CRA warns of limited partnership real estate schemes
June 25, 2019
The Canada Revenue Agency (CRA) sent out a warning this month to flag tax schemes involving professionals such as tax representatives and tax preparers, who are claiming to offer individuals tax write-offs through limited partnerships hingeing on real estate investments.
What the heck is a tax scheme?
Tax schemes are arrangements that are designed to deceive taxpayers by promising to reduce the taxes they owe, for example through large deductions or promises of tax-free income. These schemes can come in many different forms and are creatively planned to convince people that by participating they can expect to pay less taxes.
CRA’s outline of how this real estate tax scheme is delivered:
Beginning as an advertised real estate investment opportunity through what is being called a “limited partnership”, the scheme is usually heavily promoted as a product with a significant tax advantage and limited liability for the investor. The scheme’s promoter is promising a tax write-off for more than double what the taxpayer invests.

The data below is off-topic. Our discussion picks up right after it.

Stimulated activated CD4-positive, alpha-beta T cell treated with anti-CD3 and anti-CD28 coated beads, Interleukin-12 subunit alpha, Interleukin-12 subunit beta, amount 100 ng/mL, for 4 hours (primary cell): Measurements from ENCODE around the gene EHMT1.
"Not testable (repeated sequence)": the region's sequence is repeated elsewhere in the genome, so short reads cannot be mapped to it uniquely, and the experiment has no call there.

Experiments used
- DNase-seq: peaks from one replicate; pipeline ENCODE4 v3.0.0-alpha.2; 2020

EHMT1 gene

The claim of a significant tax write-off being received is because of costs expensed in the initial year of the project. The example given in the CRA press release is when an “investor has invested $5,500 and is advised that they can write it off on their taxes for $12,500 due to financial services, lease enhancement and tenant improvement costs expensed in the first year.” This is not the case, says CRA. “Limited partnerships are unique arrangements that provide investors with certain benefits similar to partnerships and corporate entities. However, different than general partnerships, the investor’s liability is restricted to the amount they invested. Therefore, they cannot claim a higher tax write-off than invested.”
Serious consequences can include jail time
The CRA has increased the number of audits of such promoters, as well as made improvements to its information gathering. It’s taking steps such as these, as well as informing taxpayers on how to recognize such real estate tax schemes and will continue to shut them down. There are serious consequences for being charged with this type of tax fraud, including penalties, court fines and jail time.
Protecting yourself and others from tax schemes
The CRA has outlined three tips to avoid and shut down tax schemes: Get professional, independent advice before investing, especially if a deal seems too good
to be true;if you have participated in a scheme, go to CRA to correct your tax affairs through its Voluntary Disclosures Program before CRA comes to you;help ensure tax fairness for all Canadians by reporting a lead to the CRA
For more information on different types of tax schemes, visit Canada.ca/tax-schemes.